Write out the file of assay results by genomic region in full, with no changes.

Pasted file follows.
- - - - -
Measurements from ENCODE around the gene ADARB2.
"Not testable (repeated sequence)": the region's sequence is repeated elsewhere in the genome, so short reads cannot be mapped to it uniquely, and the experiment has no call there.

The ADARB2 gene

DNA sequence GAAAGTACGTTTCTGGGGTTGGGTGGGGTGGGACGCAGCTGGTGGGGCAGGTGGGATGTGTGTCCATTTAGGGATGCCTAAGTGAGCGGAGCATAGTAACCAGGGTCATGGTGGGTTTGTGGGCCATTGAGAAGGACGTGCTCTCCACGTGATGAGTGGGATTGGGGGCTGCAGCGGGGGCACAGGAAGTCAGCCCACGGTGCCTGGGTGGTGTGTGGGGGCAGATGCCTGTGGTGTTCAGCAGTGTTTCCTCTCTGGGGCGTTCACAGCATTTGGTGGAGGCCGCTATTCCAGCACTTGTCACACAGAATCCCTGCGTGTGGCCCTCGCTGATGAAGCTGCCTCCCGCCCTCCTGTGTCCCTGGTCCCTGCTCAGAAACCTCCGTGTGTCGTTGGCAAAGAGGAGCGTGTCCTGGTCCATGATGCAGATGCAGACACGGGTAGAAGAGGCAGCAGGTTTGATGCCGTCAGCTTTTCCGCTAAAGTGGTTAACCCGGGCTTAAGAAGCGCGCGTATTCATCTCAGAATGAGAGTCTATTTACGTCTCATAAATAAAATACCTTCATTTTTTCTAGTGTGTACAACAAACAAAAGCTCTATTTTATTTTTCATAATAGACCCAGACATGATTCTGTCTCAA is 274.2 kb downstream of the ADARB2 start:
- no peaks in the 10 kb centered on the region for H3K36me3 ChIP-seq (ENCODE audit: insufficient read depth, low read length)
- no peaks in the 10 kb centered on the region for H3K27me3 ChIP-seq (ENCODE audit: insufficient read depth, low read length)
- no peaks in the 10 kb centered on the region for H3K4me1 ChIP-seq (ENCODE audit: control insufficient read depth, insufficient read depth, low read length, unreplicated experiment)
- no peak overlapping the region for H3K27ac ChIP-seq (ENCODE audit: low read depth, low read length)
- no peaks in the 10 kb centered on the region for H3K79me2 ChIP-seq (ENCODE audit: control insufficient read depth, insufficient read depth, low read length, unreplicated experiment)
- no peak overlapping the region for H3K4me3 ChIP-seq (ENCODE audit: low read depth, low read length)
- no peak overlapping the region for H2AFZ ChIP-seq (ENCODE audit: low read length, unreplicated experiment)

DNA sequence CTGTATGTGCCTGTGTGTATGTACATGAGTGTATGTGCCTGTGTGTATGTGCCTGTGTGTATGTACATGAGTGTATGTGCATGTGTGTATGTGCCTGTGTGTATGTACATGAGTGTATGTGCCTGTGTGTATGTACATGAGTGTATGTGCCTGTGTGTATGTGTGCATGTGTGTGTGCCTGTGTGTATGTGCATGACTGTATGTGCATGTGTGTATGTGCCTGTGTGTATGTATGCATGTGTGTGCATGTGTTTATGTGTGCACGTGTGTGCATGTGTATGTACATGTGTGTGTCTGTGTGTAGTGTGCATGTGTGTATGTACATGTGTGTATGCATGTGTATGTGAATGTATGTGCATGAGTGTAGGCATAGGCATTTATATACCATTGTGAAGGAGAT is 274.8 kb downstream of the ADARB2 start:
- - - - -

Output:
Measurements from ENCODE around the gene ADARB2.
"Not testable (repeated sequence)": the region's sequence is repeated elsewhere in the genome, so short reads cannot be mapped to it uniquely, and the experiment has no call there.

The ADARB2 gene

DNA sequence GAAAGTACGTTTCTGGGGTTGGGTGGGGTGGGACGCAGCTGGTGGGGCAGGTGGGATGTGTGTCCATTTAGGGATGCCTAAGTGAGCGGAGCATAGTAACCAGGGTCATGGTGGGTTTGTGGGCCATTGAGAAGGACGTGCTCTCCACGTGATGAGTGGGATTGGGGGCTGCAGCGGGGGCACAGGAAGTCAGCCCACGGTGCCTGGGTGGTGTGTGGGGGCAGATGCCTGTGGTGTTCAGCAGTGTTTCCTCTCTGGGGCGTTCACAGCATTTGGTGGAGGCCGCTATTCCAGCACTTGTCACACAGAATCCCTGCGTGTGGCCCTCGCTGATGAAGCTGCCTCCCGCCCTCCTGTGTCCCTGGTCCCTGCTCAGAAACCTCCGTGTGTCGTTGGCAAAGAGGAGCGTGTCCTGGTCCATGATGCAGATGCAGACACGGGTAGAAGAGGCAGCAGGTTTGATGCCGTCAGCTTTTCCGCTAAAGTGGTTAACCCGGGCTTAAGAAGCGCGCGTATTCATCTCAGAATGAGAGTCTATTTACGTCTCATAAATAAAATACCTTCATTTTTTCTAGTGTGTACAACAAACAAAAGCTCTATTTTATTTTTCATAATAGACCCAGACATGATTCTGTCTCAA is 274.2 kb downstream of the ADARB2 start:
- no peaks in the 10 kb centered on the region for H3K36me3 ChIP-seq (ENCODE audit: insufficient read depth, low read length)
- no peaks in the 10 kb centered on the region for H3K27me3 ChIP-seq (ENCODE audit: insufficient read depth, low read length)
- no peaks in the 10 kb centered on the region for H3K4me1 ChIP-seq (ENCODE audit: control insufficient read depth, insufficient read depth, low read length, unreplicated experiment)
- no peak overlapping the region for H3K27ac ChIP-seq (ENCODE audit: low read depth, low read length)
- no peaks in the 10 kb centered on the region for H3K79me2 ChIP-seq (ENCODE audit: control insufficient read depth, insufficient read depth, low read length, unreplicated experiment)
- no peak overlapping the region for H3K4me3 ChIP-seq (ENCODE audit: low read depth, low read length)
- no peak overlapping the region for H2AFZ ChIP-seq (ENCODE audit: low read length, unreplicated experiment)

DNA sequence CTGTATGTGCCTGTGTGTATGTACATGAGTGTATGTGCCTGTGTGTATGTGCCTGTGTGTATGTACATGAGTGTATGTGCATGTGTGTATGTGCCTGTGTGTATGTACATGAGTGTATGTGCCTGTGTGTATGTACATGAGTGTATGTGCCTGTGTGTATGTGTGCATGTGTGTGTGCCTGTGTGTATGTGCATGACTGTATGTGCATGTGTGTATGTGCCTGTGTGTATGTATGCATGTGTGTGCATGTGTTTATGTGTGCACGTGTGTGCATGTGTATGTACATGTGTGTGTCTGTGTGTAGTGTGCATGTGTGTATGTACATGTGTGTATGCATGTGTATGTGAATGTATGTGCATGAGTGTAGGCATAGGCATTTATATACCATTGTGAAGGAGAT is 274.8 kb downstream of the ADARB2 start: